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Forming a Connection

Prouty picked up Erica from the pound -- just a day ahead of the executioner. "When I saw her it was difficult not to cry," Prouty says. "I knew her neck must be hurting. But she still had a glow about her, a liveliness." Erica was also surprisingly affectionate, as the post had promised, nuzzling close when her ears were scratched.

Thanks to the antibiotics and warm compresses Erica received at Middleburg Humane Foundation, her neck healed quickly, and she returned to a normal weight. During Prouty's weekly shifts at the facility she took photos of Erica and reported her progress on the Best Friends Network.

As the Lab recovered, the women involved in her rescue found that what they'd done for Erica had cemented their bonds with each other. "Saving Erica was empowering," says Prouty. She and Hook, who lived within a few hours of each other, met at a restaurant for dinner. Prouty, Fagerstrom, and Lombardi then formed a spin-off online group where they could chat not just about animals, but also jobs, family, and more. They connected off-line as well. When Lombardi's Australian cattle dog, Duke, died of cancer at age 8, Prouty picked up the telephone and cried with her.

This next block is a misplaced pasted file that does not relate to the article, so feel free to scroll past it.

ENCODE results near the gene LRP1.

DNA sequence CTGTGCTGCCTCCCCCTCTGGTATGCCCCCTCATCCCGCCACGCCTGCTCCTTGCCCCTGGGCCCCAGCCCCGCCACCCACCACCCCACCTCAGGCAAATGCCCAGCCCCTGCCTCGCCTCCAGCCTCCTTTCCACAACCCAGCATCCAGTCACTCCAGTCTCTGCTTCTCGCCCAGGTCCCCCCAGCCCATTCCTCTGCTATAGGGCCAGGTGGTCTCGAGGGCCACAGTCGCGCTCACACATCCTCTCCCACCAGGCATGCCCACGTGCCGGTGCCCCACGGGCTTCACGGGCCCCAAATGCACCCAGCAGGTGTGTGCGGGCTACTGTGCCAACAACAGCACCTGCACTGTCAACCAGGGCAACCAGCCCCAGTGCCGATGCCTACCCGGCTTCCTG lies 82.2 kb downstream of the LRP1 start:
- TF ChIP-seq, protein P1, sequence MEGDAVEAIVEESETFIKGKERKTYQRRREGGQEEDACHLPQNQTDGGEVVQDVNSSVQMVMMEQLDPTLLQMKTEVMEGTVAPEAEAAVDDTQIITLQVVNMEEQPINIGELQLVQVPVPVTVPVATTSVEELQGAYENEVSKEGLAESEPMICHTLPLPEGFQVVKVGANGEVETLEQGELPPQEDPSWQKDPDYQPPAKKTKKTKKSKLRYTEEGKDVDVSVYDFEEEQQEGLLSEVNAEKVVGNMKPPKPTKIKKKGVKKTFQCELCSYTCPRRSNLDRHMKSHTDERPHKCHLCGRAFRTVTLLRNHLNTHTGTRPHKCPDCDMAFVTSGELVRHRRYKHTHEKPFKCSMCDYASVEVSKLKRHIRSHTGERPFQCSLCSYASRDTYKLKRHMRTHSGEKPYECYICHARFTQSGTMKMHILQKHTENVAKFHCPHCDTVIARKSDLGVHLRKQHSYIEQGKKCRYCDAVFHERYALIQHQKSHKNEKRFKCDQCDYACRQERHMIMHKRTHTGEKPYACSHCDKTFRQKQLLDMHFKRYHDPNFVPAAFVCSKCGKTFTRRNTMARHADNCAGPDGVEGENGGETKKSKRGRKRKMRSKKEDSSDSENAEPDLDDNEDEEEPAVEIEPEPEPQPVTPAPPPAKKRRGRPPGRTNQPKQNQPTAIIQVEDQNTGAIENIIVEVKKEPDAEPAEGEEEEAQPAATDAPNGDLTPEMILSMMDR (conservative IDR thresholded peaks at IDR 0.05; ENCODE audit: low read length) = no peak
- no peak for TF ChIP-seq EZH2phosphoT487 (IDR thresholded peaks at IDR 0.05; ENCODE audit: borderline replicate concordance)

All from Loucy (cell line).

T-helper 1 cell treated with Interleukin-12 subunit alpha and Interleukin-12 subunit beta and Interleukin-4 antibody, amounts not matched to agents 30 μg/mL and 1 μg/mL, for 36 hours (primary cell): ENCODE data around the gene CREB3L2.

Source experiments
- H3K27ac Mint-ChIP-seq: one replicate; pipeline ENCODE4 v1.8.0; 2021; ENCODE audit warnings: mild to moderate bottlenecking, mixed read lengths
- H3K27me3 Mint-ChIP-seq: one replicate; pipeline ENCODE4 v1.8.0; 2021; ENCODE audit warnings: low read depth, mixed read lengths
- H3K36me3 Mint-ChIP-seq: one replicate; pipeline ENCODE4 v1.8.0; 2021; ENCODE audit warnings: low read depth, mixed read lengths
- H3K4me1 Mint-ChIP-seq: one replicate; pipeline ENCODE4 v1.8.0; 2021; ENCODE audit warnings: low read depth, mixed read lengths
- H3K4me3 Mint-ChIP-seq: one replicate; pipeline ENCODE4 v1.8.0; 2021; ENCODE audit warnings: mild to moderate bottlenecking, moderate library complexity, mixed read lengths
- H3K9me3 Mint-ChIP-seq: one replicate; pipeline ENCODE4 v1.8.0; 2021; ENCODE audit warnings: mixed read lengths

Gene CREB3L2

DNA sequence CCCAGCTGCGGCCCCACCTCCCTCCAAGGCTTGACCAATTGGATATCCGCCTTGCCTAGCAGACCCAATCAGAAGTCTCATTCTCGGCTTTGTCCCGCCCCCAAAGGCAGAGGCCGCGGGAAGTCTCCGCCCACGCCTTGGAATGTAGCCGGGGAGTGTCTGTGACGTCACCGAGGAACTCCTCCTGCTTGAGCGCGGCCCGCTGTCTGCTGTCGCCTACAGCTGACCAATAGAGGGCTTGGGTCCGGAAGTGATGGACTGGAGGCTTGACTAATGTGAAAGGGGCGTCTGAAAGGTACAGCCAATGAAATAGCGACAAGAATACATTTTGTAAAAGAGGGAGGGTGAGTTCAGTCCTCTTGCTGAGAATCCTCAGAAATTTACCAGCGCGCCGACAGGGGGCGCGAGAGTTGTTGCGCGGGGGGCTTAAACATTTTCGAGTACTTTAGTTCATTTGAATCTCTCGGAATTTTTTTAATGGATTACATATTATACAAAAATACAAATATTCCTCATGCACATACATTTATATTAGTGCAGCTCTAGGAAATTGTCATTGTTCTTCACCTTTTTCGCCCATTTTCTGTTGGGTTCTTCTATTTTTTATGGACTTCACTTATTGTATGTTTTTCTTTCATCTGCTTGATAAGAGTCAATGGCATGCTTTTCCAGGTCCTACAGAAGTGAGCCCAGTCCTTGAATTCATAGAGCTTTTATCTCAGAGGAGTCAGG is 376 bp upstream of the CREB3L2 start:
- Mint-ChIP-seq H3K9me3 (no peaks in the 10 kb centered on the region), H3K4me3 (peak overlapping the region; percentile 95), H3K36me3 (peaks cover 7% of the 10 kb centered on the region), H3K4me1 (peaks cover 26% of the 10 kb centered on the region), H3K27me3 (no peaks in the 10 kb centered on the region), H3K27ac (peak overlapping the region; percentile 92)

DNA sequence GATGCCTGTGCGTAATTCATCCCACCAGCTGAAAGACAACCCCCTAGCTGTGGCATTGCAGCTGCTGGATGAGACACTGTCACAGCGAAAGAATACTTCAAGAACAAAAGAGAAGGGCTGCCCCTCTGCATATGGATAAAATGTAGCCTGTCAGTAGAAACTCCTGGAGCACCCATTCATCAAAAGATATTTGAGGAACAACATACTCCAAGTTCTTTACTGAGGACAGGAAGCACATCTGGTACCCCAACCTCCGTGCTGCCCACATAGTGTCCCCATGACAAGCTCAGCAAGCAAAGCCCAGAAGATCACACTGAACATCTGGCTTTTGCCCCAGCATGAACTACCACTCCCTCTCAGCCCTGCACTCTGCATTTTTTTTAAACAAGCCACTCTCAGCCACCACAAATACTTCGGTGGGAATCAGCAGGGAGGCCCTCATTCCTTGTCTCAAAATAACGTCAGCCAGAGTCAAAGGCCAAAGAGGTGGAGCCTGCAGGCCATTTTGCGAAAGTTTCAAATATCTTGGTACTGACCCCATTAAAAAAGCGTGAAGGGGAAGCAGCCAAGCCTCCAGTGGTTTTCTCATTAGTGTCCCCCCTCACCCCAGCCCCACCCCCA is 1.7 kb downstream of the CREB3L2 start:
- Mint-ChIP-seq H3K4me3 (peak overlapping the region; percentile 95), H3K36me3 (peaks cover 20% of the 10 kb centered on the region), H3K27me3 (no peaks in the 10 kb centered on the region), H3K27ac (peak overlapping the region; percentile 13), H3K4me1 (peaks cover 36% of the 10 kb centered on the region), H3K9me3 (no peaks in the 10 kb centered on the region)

The women continued to use the original forum to save animals. After reading a posting about Fred, a Lab-hound mix in a Tennessee shelter, Prouty drove eight hours to adopt him. When Fagerstrom fell in love with Corky, an elderly abandoned Lhasa apso described in the Animals in Need forum on the Best Friends site, a network member delivered him to her.

Finally they decided it was time that the whole group got together in person. In May 2007 Prouty, Lombardi, and Fagerstrom signed up for a volunteer vacation at the Best Friends Animal Sanctuary, in Kanab, Utah. (Hook wanted to join them, but had just given birth to twins, so she couldn't make it.) From the moment the three arrived at the facility, their connection deepened.

During the day they cared for animals awaiting adoption and attended workshops on such topics as rescuer burnout. Evenings were more like slumber parties. "There was no lull in the conversation -- ever," says Prouty with a smile.

While checking her e-mail one afternoon at the sanctuary Prouty got word that Erica was about to be adopted by a 14-year-old girl from Connecticut named Lindsay. "Everybody was ecstatic," she recalls.

Prouty logged on to the Best Friends Network to add the happy postscript to Erica's story. "This beautiful girl has finally found a 'forever home,'"Prouty typed. "What a blessing! She more than deserves it." She signed off with her motto: UNTIL THERE ARE NONE, RESCUE ONE.

Originally published in Ladies' Home Journal, July 2008.


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